I'm struggling with understanding a bit of basic quantum mechanics math that I was hoping someone could clarify.

If I have two states such as these:




What is the right way to go about showing whether they're indistinguishable or not? I know that because these two states differ by a relative phase change that they're not the same. Should I substitute in an alternate basis like $|+\rangle$ and $|-\rangle$ for the $|0\rangle$ and $|1\rangle$, and then take measurements? Is showing that they're not orthogonal enough to show that they are either the same state (if they're not orthogonal) or different states (if they are orthogonal)?


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    $\begingroup$ The states can be different without being orthogonal, in which case you can distinguish them with certain probability. Could you please clarify your question? $\endgroup$ Commented Sep 22, 2019 at 3:53
  • $\begingroup$ In the context of the question and particularly the |+⟩ and |-⟩, the states are distinguishable if you measure in basis |+⟩ and |-⟩, However, if you measure in the basis |0⟩ and |1⟩, then they are indistinguishable as both |+⟩ and |-⟩ have same probability to be in |0⟩ and |1⟩ state after measurement, so the choice of basis for measurement is important for distinguishing between two states. $\endgroup$
    – Ashish
    Commented Sep 22, 2019 at 6:06
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    $\begingroup$ It's not clear to me if you are given two separate qubits $\Psi$ and $\Phi$, and you wish to determine if they are the same, in which case you can do a SWAP test, or if you are given only one single qubit and you need to determine whether the qubit is in $|+\rangle$ or $|-\rangle$... As @MariiaMykhailova mentions can you clarify? $\endgroup$ Commented Sep 22, 2019 at 13:19

1 Answer 1


If you wish to distinguish two states $|\psi\rangle$ and $|\phi\rangle$, you can only guarantee to do this if $\langle\psi|\phi\rangle=0$. You do this by measuring in a basis defined by the two states (alternatively, you apply a unitary $U$ such that $$ U|\psi\rangle=|0\rangle,\qquad U|\phi\rangle=|1\rangle, $$ and then measure in the standard $Z$ basis.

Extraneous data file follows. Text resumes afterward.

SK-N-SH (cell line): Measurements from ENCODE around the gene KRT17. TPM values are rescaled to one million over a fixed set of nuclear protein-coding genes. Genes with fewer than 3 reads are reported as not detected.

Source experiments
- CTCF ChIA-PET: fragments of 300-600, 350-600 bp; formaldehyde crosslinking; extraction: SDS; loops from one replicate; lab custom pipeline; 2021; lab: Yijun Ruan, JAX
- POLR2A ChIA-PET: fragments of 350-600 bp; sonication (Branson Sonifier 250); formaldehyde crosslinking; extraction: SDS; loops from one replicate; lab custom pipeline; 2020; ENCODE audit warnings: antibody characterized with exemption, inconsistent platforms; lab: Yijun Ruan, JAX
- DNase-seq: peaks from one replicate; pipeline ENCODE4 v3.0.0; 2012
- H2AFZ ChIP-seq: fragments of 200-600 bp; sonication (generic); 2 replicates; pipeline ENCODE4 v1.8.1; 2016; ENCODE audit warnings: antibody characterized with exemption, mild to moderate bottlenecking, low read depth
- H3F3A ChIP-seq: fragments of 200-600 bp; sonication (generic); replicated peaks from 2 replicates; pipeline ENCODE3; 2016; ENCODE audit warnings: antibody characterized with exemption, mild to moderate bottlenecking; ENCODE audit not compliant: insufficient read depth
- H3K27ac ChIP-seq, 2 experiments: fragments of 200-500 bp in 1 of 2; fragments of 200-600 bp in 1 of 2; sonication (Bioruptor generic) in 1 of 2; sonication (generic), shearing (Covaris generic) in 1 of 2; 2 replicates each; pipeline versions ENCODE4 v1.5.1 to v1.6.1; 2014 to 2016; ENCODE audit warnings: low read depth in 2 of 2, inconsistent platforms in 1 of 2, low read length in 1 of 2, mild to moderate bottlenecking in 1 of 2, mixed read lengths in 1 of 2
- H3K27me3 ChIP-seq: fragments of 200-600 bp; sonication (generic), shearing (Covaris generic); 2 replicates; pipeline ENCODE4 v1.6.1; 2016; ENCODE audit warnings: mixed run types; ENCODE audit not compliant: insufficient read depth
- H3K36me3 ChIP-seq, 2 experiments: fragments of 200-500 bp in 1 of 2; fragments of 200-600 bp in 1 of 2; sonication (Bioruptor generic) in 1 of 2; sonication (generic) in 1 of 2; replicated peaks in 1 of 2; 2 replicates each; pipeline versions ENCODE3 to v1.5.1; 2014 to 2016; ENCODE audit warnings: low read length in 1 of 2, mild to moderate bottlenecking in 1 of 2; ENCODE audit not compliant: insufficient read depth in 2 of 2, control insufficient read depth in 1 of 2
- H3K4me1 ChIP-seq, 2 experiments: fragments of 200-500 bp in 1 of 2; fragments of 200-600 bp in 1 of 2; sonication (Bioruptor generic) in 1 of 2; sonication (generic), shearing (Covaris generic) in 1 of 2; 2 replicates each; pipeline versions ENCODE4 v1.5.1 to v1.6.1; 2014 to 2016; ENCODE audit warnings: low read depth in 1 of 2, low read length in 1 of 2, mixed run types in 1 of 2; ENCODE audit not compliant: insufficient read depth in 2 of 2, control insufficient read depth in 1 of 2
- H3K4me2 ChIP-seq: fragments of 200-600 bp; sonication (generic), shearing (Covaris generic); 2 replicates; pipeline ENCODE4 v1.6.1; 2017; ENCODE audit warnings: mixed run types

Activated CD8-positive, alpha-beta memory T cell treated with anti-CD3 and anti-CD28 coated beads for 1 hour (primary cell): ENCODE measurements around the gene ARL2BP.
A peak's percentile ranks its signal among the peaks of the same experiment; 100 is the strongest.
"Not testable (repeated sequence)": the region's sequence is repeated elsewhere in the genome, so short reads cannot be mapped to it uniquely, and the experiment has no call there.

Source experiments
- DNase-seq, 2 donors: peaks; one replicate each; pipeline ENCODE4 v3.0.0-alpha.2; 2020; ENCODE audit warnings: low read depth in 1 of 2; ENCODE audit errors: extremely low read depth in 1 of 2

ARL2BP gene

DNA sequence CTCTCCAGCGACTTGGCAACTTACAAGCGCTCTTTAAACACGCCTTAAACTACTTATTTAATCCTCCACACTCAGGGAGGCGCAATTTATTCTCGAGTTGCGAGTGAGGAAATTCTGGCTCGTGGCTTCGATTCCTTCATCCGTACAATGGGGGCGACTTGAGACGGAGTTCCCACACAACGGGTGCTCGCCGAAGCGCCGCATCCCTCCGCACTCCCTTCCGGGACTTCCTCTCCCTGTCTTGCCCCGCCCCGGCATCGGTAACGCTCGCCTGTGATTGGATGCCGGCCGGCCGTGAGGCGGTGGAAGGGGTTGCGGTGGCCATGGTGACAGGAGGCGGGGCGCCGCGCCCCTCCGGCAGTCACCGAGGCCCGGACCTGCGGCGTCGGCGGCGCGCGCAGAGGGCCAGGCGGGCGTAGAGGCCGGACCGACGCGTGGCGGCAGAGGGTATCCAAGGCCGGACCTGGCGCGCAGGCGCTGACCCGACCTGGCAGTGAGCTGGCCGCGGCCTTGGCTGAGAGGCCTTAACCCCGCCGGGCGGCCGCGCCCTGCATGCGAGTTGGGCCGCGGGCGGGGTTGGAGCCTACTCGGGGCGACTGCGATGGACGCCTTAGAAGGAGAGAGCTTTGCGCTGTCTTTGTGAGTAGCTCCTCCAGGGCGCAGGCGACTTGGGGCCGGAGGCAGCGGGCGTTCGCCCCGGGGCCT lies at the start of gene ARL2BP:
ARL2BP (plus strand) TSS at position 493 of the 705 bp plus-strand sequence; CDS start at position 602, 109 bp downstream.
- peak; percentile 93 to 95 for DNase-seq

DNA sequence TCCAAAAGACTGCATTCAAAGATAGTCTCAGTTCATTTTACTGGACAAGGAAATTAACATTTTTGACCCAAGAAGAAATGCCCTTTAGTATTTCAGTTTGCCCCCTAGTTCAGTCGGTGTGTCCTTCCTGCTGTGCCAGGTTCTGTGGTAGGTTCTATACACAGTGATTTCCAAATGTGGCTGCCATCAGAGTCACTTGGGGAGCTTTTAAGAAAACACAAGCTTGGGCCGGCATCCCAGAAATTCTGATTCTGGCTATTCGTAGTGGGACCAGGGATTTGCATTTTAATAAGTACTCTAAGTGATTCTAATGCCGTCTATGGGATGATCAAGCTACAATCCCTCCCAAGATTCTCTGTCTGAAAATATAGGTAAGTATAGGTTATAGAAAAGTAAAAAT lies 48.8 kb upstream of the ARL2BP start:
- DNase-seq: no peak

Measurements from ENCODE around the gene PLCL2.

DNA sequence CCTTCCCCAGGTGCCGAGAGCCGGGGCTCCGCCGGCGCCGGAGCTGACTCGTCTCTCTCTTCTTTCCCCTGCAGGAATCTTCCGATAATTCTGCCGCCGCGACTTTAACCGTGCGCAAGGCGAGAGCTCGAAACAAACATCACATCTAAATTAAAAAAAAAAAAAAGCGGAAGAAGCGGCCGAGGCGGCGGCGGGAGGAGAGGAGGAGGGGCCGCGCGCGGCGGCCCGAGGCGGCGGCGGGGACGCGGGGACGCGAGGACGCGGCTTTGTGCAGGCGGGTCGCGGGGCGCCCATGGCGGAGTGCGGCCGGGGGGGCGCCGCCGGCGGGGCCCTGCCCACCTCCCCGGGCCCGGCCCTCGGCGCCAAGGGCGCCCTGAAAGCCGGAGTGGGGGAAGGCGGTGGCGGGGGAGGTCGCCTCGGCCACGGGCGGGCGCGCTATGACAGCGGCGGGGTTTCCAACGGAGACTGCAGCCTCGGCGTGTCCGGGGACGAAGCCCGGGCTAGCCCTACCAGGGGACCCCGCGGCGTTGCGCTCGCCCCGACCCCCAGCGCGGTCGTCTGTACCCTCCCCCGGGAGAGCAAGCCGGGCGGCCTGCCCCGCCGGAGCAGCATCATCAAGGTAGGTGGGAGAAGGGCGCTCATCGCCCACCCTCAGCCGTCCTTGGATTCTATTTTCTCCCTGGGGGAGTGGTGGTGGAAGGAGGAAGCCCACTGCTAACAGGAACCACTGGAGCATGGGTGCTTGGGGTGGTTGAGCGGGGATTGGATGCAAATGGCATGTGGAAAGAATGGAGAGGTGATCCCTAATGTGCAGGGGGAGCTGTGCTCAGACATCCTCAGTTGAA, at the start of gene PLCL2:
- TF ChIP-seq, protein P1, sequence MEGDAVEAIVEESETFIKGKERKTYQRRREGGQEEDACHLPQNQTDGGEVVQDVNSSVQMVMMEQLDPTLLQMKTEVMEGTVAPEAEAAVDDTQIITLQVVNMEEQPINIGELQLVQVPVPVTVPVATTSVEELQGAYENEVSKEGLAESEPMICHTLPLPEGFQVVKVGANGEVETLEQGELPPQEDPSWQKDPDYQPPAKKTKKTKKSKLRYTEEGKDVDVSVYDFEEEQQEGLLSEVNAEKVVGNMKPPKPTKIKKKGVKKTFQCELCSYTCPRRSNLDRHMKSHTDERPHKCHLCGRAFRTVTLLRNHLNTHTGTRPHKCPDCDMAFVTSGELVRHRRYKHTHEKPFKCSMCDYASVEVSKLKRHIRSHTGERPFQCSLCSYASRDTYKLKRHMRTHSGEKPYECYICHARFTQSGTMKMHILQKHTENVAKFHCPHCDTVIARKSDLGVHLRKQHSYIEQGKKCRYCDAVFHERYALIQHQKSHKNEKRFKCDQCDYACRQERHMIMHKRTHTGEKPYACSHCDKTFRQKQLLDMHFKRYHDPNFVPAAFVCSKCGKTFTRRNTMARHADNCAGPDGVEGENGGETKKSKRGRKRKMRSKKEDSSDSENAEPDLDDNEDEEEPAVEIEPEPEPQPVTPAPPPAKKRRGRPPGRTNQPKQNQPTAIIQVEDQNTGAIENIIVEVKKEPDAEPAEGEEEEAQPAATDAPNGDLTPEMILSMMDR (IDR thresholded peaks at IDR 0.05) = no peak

However, provided $|\langle\psi|\phi\rangle|\neq 1$, you can distinguish the states with some non-zero probability. There are a couple of different strategies that you can follow depending on how you want to interpret the result.

For example, to succeed with maximum probability, construct the operator $|\psi\rangle\langle\psi|-|\phi\rangle\langle\phi|$, and construct two projectors $P_+$ and $P_-$ which project onto the positive and negative eigenspaces of that operator. When you measure using the projectors $P_{\pm}$, if you get the + answer, assume you had $|\psi\rangle$, while if you get the - answer, assume you had $|\phi\rangle$. This is known as the Helstrom measurement, and you can show it has the maximum success probability.

Alternatively, if you don't want there to be any ambiguity in the result (thinking it was $|\psi\rangle$ when it was actually $|\phi\rangle$, you can use a POVM. Define $$ E_1=p|\psi^\perp\rangle\langle\psi^\perp|,\qquad E_2=p|\phi^\perp\rangle\langle\phi^\perp|,\qquad E_3=1-E_1-E2. $$ The states $|\psi^\perp\rangle$ and $|\phi^\perp\rangle$ are orthogonal to $|\psi\rangle$ and $|\phi\rangle$ respectively. You must choose the parameter $p$ to be as large as possible, but such that $E_3$ has no negative eigenvalues. When you measure with these, if you get answer $E_1$, you definitely did not have $|\psi\rangle$, hence you definitely had $|\phi\rangle$. Similarly, if you got answer 2, you definitely had $|\psi\rangle$. However, if you get answer 3, this corresponds to a "not sure" answer.

In the case of orthogonal states, such as your example, all these strategies are equivalent and have a probability of success of 1. You can describe the strategy either as "measure in the $X$ basis" or "apply Hadamard and measure in the standard ($Z$) basis".

  • $\begingroup$ Thank you for the detailed reply, this helps to clarify things a lot! $\endgroup$
    – Yuerno
    Commented Sep 29, 2019 at 23:06

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